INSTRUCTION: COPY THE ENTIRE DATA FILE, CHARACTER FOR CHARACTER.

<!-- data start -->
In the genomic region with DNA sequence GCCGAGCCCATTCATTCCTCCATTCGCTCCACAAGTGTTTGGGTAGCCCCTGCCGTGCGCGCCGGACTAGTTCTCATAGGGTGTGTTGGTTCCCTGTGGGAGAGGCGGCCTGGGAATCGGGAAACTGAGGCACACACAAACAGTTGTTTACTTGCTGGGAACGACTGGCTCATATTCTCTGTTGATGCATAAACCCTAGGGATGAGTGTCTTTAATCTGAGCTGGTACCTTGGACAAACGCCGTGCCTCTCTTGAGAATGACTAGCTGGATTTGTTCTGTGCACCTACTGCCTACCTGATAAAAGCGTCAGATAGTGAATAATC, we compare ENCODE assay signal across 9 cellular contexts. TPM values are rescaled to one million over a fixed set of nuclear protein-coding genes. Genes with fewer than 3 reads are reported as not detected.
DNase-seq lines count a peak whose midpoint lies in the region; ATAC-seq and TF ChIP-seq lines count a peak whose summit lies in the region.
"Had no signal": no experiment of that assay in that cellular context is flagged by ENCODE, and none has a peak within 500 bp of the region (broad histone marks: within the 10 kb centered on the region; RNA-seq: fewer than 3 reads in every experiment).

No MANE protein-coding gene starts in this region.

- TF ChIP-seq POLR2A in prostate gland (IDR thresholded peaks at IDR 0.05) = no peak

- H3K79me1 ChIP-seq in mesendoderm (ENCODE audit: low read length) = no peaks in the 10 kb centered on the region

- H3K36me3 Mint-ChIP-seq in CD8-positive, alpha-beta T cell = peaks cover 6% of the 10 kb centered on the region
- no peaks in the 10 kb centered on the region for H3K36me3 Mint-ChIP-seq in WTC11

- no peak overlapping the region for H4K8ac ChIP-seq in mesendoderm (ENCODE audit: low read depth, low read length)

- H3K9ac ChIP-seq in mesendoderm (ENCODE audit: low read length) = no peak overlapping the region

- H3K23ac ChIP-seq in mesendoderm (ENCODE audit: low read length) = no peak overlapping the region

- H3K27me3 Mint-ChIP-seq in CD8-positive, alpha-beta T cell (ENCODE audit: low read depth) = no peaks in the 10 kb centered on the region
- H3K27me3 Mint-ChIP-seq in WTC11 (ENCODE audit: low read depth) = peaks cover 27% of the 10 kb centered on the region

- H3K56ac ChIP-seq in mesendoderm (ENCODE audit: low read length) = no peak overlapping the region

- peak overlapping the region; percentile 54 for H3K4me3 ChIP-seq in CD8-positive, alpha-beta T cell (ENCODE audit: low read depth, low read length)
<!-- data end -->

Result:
In the genomic region with DNA sequence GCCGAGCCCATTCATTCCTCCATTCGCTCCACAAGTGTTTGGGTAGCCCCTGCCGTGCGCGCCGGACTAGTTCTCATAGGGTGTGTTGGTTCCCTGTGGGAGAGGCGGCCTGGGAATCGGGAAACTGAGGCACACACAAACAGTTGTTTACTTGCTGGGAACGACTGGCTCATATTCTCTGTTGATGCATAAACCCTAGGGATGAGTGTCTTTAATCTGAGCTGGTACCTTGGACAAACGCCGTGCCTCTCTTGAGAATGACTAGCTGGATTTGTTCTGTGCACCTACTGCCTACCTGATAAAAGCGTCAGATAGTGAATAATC, we compare ENCODE assay signal across 9 cellular contexts. TPM values are rescaled to one million over a fixed set of nuclear protein-coding genes. Genes with fewer than 3 reads are reported as not detected.
DNase-seq lines count a peak whose midpoint lies in the region; ATAC-seq and TF ChIP-seq lines count a peak whose summit lies in the region.
"Had no signal": no experiment of that assay in that cellular context is flagged by ENCODE, and none has a peak within 500 bp of the region (broad histone marks: within the 10 kb centered on the region; RNA-seq: fewer than 3 reads in every experiment).

No MANE protein-coding gene starts in this region.

- TF ChIP-seq POLR2A in prostate gland (IDR thresholded peaks at IDR 0.05) = no peak

- H3K79me1 ChIP-seq in mesendoderm (ENCODE audit: low read length) = no peaks in the 10 kb centered on the region

- H3K36me3 Mint-ChIP-seq in CD8-positive, alpha-beta T cell = peaks cover 6% of the 10 kb centered on the region
- no peaks in the 10 kb centered on the region for H3K36me3 Mint-ChIP-seq in WTC11

- no peak overlapping the region for H4K8ac ChIP-seq in mesendoderm (ENCODE audit: low read depth, low read length)

- H3K9ac ChIP-seq in mesendoderm (ENCODE audit: low read length) = no peak overlapping the region

- H3K23ac ChIP-seq in mesendoderm (ENCODE audit: low read length) = no peak overlapping the region

- H3K27me3 Mint-ChIP-seq in CD8-positive, alpha-beta T cell (ENCODE audit: low read depth) = no peaks in the 10 kb centered on the region
- H3K27me3 Mint-ChIP-seq in WTC11 (ENCODE audit: low read depth) = peaks cover 27% of the 10 kb centered on the region

- H3K56ac ChIP-seq in mesendoderm (ENCODE audit: low read length) = no peak overlapping the region

- peak overlapping the region; percentile 54 for H3K4me3 ChIP-seq in CD8-positive, alpha-beta T cell (ENCODE audit: low read depth, low read length)